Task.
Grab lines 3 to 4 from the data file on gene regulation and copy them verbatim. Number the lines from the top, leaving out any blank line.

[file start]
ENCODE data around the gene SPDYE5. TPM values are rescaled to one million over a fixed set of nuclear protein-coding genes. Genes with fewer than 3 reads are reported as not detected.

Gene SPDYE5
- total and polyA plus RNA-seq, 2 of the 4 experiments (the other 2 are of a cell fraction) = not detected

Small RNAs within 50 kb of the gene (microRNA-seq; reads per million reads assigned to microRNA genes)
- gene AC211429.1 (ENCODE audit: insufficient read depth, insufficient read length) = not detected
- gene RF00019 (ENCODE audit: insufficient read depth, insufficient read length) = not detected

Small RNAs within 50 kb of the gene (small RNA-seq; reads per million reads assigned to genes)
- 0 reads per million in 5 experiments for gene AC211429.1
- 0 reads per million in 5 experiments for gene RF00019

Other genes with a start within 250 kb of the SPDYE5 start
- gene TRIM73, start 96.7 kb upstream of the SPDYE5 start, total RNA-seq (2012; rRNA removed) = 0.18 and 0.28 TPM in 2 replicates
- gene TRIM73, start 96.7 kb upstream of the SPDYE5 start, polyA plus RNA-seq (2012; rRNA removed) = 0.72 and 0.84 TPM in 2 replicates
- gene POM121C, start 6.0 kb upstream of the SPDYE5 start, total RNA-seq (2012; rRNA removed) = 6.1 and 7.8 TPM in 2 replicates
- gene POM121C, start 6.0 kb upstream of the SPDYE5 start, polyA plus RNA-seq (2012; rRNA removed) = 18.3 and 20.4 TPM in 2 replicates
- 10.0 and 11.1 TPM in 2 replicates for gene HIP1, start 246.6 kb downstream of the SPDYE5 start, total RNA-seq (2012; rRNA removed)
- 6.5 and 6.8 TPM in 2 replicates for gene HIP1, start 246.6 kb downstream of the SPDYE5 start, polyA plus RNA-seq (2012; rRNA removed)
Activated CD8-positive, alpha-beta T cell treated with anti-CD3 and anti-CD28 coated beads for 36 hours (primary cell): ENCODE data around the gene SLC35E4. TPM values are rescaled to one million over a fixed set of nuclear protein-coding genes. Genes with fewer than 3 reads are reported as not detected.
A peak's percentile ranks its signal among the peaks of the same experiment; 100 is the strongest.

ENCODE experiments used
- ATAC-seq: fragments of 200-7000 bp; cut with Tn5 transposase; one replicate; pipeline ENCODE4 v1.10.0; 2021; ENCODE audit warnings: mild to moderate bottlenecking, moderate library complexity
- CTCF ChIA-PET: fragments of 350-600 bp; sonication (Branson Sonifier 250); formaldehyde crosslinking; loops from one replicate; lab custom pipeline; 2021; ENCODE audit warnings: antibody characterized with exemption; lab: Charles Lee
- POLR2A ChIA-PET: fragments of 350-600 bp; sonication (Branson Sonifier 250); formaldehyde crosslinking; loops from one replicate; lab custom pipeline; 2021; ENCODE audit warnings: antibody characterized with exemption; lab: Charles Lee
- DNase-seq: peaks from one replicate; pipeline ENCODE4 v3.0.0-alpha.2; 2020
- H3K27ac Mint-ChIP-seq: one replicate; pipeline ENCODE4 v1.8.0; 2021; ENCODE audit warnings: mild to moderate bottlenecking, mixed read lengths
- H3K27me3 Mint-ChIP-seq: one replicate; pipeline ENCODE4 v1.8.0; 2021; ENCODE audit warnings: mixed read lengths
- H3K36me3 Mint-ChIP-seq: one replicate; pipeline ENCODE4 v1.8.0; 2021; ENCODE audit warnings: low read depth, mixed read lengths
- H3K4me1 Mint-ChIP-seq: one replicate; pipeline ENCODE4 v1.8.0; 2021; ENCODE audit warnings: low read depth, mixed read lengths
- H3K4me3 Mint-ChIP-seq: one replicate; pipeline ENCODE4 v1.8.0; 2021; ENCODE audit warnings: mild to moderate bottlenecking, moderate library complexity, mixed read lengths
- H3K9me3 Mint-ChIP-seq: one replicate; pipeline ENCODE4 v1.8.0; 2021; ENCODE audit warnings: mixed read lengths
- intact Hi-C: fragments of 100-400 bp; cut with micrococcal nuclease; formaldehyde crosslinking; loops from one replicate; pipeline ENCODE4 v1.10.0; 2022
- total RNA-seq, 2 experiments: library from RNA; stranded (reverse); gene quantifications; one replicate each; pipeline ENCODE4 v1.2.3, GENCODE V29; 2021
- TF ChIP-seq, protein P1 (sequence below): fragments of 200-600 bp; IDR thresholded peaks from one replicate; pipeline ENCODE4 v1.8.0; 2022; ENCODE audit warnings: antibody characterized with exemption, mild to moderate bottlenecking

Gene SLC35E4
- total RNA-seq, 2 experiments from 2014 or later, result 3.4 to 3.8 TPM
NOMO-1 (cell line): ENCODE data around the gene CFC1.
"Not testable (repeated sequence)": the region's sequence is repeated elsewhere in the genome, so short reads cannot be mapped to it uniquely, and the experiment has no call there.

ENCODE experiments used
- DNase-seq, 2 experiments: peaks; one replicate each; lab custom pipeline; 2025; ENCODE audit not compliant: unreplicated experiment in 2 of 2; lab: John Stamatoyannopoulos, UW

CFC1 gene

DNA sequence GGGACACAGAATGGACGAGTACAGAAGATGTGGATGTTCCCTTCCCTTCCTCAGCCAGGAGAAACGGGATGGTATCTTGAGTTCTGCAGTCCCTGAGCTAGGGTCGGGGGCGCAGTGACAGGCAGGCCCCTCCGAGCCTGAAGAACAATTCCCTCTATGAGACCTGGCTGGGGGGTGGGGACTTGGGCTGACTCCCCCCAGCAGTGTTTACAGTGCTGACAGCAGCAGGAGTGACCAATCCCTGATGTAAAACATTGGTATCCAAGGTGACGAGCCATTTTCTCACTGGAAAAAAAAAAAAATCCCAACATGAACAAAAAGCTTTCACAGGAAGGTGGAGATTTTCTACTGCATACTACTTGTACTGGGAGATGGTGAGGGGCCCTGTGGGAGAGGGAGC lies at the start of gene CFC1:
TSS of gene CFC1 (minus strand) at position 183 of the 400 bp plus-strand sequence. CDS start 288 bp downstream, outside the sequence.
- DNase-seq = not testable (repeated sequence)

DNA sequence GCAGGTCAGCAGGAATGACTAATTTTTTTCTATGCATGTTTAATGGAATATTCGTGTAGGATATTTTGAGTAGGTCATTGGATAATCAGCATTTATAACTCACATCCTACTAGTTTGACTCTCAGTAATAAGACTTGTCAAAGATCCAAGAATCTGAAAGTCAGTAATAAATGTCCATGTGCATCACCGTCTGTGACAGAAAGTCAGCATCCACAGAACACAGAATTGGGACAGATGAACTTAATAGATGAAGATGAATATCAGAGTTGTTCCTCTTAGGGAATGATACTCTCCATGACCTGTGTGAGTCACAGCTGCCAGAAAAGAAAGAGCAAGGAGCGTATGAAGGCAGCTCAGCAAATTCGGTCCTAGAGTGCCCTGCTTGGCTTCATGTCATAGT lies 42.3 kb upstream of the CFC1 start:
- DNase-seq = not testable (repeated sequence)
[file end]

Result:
- total and polyA plus RNA-seq, 2 of the 4 experiments (the other 2 are of a cell fraction) = not detected

Small RNAs within 50 kb of the gene (microRNA-seq; reads per million reads assigned to microRNA genes)